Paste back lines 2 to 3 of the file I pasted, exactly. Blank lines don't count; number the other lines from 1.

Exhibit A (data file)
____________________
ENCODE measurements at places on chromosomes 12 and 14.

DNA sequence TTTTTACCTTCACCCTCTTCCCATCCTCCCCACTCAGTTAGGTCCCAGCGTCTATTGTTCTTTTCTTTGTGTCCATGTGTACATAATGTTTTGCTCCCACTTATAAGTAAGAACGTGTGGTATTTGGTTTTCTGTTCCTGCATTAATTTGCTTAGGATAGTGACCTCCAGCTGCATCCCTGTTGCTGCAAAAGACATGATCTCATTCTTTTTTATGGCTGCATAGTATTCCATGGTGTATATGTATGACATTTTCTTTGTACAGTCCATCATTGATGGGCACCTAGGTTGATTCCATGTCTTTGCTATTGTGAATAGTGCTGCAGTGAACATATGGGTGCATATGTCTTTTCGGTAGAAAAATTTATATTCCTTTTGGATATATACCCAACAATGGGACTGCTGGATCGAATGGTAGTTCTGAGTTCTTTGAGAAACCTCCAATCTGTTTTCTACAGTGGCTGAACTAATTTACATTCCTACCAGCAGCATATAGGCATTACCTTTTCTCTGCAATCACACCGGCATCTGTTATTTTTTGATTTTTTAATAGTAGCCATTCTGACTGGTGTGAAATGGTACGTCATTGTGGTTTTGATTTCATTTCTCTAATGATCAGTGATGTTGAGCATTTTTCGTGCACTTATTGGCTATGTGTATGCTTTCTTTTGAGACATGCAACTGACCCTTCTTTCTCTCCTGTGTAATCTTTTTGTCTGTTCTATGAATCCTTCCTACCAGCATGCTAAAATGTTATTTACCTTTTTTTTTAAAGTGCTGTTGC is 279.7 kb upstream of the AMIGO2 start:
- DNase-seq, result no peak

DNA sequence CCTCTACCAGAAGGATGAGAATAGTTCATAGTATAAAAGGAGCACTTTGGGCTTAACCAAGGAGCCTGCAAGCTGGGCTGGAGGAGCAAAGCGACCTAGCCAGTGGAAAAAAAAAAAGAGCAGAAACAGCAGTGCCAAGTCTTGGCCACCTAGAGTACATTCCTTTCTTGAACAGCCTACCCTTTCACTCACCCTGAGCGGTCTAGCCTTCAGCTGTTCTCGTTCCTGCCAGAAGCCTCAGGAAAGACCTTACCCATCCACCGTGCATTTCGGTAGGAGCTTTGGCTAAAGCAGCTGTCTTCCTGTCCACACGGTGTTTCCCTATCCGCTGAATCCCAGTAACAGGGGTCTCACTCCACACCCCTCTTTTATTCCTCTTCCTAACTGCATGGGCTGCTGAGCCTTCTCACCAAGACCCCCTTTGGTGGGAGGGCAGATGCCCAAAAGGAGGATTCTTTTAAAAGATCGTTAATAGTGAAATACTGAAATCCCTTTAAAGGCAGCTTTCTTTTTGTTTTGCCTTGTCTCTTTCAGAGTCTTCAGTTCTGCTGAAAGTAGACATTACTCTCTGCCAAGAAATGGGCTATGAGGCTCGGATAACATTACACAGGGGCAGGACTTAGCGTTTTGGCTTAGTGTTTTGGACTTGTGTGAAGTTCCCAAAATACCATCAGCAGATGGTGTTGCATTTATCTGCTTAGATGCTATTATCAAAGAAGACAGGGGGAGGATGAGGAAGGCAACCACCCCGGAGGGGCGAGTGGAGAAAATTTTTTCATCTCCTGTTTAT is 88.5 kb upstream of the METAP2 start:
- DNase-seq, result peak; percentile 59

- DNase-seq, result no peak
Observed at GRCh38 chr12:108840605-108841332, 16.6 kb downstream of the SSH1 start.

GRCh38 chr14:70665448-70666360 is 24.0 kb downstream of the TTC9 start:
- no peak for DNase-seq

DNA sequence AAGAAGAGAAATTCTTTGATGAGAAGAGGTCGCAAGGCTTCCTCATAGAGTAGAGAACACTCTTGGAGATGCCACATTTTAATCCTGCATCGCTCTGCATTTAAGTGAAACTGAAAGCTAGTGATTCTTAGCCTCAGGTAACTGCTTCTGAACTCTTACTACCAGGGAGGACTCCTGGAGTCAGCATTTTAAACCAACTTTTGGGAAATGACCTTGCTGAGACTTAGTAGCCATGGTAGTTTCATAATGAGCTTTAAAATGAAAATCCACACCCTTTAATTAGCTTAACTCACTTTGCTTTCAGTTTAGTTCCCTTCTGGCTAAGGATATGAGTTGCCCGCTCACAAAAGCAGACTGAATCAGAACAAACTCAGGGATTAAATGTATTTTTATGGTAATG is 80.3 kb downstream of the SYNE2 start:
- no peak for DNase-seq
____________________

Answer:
DNA sequence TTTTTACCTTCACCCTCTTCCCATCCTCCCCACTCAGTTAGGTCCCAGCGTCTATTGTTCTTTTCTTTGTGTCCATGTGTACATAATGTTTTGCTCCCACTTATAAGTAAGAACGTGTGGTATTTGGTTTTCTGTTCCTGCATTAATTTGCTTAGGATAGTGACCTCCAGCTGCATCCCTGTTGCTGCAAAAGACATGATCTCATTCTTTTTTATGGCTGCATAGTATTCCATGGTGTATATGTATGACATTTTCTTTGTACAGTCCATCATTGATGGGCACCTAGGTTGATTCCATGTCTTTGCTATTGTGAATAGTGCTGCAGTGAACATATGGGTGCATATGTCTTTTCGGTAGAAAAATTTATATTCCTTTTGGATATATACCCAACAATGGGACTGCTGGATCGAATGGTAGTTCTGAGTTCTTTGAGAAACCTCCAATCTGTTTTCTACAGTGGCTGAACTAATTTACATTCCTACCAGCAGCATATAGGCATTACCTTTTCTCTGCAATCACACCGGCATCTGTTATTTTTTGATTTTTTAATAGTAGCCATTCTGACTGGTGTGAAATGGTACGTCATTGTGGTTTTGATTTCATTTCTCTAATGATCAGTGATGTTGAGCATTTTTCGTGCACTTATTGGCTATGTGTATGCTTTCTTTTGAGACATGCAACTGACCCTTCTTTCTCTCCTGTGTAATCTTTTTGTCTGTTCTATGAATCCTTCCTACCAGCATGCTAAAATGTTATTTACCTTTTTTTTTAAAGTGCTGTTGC is 279.7 kb upstream of the AMIGO2 start:
- DNase-seq, result no peak